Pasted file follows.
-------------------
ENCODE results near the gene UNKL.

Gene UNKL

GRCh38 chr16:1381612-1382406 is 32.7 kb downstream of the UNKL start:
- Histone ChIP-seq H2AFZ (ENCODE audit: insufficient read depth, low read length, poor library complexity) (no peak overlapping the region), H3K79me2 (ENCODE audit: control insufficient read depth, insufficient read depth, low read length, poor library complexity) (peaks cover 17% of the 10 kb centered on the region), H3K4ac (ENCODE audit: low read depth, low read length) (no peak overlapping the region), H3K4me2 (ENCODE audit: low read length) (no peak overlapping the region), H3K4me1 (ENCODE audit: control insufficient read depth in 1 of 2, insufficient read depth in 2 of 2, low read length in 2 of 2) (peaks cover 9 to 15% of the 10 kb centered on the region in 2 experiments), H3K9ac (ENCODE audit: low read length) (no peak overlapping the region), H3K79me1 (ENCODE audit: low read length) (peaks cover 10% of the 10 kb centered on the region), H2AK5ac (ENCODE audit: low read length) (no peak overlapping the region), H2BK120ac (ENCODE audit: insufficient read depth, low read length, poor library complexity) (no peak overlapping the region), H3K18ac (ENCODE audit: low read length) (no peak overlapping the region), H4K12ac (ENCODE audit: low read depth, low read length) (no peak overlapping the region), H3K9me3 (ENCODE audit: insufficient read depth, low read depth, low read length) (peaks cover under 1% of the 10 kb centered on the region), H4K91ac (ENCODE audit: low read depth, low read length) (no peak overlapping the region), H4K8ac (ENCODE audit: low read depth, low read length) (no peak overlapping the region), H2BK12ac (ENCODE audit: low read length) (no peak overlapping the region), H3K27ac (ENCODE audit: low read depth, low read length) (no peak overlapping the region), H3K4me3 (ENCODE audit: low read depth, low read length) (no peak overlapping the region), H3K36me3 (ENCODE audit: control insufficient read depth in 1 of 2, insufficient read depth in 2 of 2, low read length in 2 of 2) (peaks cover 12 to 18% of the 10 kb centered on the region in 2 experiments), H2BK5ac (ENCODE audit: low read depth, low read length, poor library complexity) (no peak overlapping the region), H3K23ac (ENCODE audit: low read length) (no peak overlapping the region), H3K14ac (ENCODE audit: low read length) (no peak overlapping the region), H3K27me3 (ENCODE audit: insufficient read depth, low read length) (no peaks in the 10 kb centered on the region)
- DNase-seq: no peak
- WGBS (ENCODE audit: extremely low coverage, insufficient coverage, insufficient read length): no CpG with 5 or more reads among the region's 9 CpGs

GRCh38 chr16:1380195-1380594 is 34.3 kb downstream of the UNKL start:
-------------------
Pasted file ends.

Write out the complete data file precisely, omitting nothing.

ENCODE results near the gene UNKL.

Gene UNKL

GRCh38 chr16:1381612-1382406 is 32.7 kb downstream of the UNKL start:
- Histone ChIP-seq H2AFZ (ENCODE audit: insufficient read depth, low read length, poor library complexity) (no peak overlapping the region), H3K79me2 (ENCODE audit: control insufficient read depth, insufficient read depth, low read length, poor library complexity) (peaks cover 17% of the 10 kb centered on the region), H3K4ac (ENCODE audit: low read depth, low read length) (no peak overlapping the region), H3K4me2 (ENCODE audit: low read length) (no peak overlapping the region), H3K4me1 (ENCODE audit: control insufficient read depth in 1 of 2, insufficient read depth in 2 of 2, low read length in 2 of 2) (peaks cover 9 to 15% of the 10 kb centered on the region in 2 experiments), H3K9ac (ENCODE audit: low read length) (no peak overlapping the region), H3K79me1 (ENCODE audit: low read length) (peaks cover 10% of the 10 kb centered on the region), H2AK5ac (ENCODE audit: low read length) (no peak overlapping the region), H2BK120ac (ENCODE audit: insufficient read depth, low read length, poor library complexity) (no peak overlapping the region), H3K18ac (ENCODE audit: low read length) (no peak overlapping the region), H4K12ac (ENCODE audit: low read depth, low read length) (no peak overlapping the region), H3K9me3 (ENCODE audit: insufficient read depth, low read depth, low read length) (peaks cover under 1% of the 10 kb centered on the region), H4K91ac (ENCODE audit: low read depth, low read length) (no peak overlapping the region), H4K8ac (ENCODE audit: low read depth, low read length) (no peak overlapping the region), H2BK12ac (ENCODE audit: low read length) (no peak overlapping the region), H3K27ac (ENCODE audit: low read depth, low read length) (no peak overlapping the region), H3K4me3 (ENCODE audit: low read depth, low read length) (no peak overlapping the region), H3K36me3 (ENCODE audit: control insufficient read depth in 1 of 2, insufficient read depth in 2 of 2, low read length in 2 of 2) (peaks cover 12 to 18% of the 10 kb centered on the region in 2 experiments), H2BK5ac (ENCODE audit: low read depth, low read length, poor library complexity) (no peak overlapping the region), H3K23ac (ENCODE audit: low read length) (no peak overlapping the region), H3K14ac (ENCODE audit: low read length) (no peak overlapping the region), H3K27me3 (ENCODE audit: insufficient read depth, low read length) (no peaks in the 10 kb centered on the region)
- DNase-seq: no peak
- WGBS (ENCODE audit: extremely low coverage, insufficient coverage, insufficient read length): no CpG with 5 or more reads among the region's 9 CpGs

GRCh38 chr16:1380195-1380594 is 34.3 kb downstream of the UNKL start: